The financial industry was not prepared. Five strategies to mitigate systemic risks before the next pandemic. Investors should halt investments in companies that don’t pay their fair share of taxes, say William Burckart and Steve Lydenberg. Investing in resilient government is among the systemic strategies the co-founders of The Investment Integration Project lay out in a guest post on ImpactAlpha. Avoiding taxes may not be illegal, but it starves local and national governments of one of its most basic sources of revenues. Most investors think systemic risks are beyond their control, say Burckart and Lydenberg, co-authors of, “21st Century Investing: Redirecting Financial Strategies to Drive Systems Change,” expected next year. “We believe they’re wrong. We think individual investors and the financial system at large can and should invest and lend in ways that intentionally enhance, and not destroy, these systems.”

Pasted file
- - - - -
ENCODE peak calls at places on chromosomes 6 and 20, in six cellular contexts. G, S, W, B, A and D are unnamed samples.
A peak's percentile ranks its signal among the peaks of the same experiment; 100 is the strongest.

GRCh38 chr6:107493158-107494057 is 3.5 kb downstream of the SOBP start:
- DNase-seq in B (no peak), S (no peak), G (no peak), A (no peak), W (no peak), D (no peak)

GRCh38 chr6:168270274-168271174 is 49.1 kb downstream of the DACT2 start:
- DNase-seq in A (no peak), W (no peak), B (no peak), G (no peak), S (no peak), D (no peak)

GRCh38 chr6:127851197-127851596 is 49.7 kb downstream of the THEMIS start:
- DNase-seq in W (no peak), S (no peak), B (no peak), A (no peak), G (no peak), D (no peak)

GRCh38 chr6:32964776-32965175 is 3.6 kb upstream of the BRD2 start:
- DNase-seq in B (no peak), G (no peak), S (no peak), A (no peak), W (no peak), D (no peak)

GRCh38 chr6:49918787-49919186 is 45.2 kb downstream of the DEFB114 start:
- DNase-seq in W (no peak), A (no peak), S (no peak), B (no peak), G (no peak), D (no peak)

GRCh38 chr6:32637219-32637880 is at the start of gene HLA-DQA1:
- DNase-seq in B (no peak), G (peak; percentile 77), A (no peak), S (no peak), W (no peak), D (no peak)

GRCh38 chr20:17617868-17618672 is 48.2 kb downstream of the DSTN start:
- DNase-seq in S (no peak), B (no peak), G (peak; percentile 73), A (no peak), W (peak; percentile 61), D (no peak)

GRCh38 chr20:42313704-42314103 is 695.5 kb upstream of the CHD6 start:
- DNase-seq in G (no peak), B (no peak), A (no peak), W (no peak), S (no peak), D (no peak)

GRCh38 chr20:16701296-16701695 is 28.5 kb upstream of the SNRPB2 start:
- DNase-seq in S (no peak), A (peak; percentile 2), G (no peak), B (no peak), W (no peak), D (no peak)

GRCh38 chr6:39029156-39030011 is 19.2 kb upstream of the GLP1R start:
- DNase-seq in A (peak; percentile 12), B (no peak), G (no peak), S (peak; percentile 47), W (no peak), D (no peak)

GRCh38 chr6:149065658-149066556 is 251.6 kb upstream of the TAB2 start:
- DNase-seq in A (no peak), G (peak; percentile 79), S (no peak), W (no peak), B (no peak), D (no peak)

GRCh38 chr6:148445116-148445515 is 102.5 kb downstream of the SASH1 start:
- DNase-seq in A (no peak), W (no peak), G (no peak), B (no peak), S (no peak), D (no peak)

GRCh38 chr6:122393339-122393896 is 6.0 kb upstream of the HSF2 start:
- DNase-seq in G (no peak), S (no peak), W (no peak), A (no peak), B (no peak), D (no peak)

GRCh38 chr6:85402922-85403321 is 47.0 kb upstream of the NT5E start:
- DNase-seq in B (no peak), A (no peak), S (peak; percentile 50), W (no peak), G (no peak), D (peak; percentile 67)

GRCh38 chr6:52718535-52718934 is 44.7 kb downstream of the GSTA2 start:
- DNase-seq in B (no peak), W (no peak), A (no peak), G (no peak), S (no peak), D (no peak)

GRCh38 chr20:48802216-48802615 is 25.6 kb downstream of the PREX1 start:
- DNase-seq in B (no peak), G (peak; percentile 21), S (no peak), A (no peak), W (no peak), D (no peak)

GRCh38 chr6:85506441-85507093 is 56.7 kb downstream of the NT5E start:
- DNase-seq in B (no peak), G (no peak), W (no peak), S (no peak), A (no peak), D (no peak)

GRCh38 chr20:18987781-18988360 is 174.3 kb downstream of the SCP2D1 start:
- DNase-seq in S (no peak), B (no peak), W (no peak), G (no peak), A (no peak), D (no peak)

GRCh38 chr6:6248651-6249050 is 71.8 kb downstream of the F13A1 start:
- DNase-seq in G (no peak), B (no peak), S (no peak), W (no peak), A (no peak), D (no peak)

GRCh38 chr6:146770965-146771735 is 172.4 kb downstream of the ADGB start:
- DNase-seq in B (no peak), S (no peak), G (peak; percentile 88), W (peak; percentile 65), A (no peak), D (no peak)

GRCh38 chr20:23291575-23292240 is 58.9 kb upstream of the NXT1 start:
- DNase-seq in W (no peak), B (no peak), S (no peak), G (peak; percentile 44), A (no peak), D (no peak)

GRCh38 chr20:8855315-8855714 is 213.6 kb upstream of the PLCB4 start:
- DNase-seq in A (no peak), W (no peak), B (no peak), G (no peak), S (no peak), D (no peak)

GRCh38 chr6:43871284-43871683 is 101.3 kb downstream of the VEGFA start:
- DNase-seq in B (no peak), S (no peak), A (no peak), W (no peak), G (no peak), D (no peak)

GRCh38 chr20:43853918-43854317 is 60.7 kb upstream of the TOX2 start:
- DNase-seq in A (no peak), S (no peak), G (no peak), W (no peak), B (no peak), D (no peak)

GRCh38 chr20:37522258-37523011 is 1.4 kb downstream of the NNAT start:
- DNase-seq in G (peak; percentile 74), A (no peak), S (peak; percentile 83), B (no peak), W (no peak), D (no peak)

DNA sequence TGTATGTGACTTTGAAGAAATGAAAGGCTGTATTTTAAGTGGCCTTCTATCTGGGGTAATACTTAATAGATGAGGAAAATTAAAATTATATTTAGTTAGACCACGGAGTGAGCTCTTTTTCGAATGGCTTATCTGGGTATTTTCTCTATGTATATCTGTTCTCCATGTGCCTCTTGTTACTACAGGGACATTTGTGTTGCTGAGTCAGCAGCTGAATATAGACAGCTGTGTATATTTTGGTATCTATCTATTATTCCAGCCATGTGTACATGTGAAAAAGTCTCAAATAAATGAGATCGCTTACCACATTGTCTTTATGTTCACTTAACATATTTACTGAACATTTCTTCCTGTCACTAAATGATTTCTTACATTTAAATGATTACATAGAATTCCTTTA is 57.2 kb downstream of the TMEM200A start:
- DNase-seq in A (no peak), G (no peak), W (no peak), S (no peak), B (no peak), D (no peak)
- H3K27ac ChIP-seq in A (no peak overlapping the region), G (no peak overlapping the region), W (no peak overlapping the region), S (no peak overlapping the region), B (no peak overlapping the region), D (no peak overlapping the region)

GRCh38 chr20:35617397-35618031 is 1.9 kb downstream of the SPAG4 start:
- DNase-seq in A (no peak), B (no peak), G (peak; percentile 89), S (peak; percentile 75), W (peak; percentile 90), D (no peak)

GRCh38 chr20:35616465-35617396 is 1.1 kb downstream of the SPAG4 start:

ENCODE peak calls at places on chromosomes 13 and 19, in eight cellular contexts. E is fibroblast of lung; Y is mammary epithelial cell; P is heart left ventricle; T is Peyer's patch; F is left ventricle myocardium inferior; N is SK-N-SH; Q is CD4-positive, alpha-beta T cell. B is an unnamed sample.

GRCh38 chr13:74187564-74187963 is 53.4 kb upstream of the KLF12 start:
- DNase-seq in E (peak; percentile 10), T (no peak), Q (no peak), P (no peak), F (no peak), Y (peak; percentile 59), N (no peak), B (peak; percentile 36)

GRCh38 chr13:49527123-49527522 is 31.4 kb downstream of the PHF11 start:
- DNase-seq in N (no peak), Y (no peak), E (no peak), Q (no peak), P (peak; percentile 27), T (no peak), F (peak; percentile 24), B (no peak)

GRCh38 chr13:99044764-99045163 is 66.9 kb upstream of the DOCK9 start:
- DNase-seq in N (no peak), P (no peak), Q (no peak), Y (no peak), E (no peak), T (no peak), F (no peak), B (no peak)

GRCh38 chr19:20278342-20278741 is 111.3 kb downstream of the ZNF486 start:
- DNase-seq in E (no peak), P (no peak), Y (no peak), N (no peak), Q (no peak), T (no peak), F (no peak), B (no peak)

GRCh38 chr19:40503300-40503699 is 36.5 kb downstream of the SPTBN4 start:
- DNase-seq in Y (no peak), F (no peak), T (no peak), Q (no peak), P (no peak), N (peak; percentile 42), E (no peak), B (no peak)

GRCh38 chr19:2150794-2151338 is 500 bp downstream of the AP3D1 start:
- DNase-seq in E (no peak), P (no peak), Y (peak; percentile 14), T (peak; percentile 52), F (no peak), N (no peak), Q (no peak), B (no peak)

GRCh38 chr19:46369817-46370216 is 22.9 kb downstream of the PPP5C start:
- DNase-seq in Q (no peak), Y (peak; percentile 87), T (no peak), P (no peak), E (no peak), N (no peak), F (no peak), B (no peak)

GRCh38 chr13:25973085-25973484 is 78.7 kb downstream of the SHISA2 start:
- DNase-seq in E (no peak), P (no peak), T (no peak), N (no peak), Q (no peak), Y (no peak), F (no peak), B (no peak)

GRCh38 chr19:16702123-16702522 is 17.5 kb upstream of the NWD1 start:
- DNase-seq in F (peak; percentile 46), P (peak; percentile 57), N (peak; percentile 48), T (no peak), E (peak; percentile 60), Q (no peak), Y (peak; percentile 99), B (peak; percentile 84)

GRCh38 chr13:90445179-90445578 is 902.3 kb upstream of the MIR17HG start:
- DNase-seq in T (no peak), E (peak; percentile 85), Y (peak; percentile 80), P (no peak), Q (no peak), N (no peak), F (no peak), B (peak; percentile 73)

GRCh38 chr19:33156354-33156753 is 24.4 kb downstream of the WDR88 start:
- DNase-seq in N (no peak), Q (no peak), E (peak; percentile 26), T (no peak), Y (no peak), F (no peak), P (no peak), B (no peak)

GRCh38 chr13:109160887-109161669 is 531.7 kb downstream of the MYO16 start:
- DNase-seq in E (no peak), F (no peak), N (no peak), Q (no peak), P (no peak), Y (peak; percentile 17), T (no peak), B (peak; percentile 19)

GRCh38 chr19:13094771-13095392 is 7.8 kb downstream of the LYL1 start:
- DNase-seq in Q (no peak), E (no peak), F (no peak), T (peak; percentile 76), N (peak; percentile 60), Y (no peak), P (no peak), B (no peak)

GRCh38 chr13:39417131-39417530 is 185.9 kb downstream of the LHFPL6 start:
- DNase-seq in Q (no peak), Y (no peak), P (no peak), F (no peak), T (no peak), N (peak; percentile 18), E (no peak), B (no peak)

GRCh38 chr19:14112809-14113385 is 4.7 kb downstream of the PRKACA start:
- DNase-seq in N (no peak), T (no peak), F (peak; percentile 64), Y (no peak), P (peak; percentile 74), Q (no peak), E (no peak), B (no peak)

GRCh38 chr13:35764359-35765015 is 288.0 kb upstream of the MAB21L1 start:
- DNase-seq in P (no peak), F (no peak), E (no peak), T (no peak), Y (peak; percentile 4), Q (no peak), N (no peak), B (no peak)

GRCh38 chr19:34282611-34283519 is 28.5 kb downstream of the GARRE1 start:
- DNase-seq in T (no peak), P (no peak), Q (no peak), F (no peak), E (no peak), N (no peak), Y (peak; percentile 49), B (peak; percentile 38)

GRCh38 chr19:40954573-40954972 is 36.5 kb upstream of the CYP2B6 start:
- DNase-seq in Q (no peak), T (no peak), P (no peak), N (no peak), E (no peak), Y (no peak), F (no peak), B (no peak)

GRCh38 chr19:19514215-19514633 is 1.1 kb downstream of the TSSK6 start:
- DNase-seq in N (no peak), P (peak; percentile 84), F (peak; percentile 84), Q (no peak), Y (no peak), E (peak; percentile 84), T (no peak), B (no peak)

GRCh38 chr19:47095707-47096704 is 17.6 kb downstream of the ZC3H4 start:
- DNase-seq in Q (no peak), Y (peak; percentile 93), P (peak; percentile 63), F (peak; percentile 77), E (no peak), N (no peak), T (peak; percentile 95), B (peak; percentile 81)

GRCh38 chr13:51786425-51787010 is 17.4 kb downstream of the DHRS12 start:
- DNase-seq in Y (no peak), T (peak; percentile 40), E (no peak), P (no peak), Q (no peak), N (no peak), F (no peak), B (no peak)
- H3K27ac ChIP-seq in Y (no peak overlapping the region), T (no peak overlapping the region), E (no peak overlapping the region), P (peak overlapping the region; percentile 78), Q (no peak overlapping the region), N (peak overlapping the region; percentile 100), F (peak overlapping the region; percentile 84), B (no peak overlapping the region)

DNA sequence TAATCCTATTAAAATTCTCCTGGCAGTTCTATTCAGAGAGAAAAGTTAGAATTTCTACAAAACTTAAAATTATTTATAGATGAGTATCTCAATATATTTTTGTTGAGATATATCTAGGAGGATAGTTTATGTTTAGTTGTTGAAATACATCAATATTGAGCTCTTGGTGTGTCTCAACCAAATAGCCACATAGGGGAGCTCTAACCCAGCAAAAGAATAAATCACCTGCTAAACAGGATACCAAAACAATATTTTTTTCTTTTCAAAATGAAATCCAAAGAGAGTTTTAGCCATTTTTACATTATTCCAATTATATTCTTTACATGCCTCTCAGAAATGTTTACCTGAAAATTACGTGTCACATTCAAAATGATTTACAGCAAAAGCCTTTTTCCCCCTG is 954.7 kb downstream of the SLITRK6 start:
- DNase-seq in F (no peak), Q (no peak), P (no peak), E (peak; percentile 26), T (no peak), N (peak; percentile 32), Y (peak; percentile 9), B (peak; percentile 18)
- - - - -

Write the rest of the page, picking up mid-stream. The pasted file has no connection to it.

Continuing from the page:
- Corporate resilience. High risk: Fossil fuel companies that are merely running out the clock on their current business models. More resilient: Automobile companies and electric utilities that are adapting to a future of alternative fuels.
- Forgo and forgive. In the same way lenders should forgo making a loan that is in fact too risky, they should be willing to forgive those that cannot be repaid through no fault of borrowers, say Burckart and Lydenberg. “Debt is the most efficient way to boost the consumer economy. It works its magic for corporations too. Except when it cannot be repaid.”
- Keep reading: “Five investment strategies to mitigate systemic risks before the next pandemic,” by William Burckart and Steve Lydenberg.
Agents of Impact: Follow the Talent
Kauffman Foundation promotes Philip Gaskin to vice president of entrepreneurship… Boston Ujima Project seeks a director of investments (see, “Boston Ujima Project is rebalancing risk, returns and power in local impact investing”)… Closed Loop Partners is looking for a communications associate.
Thank you for reading.
–Apr. 9, 2020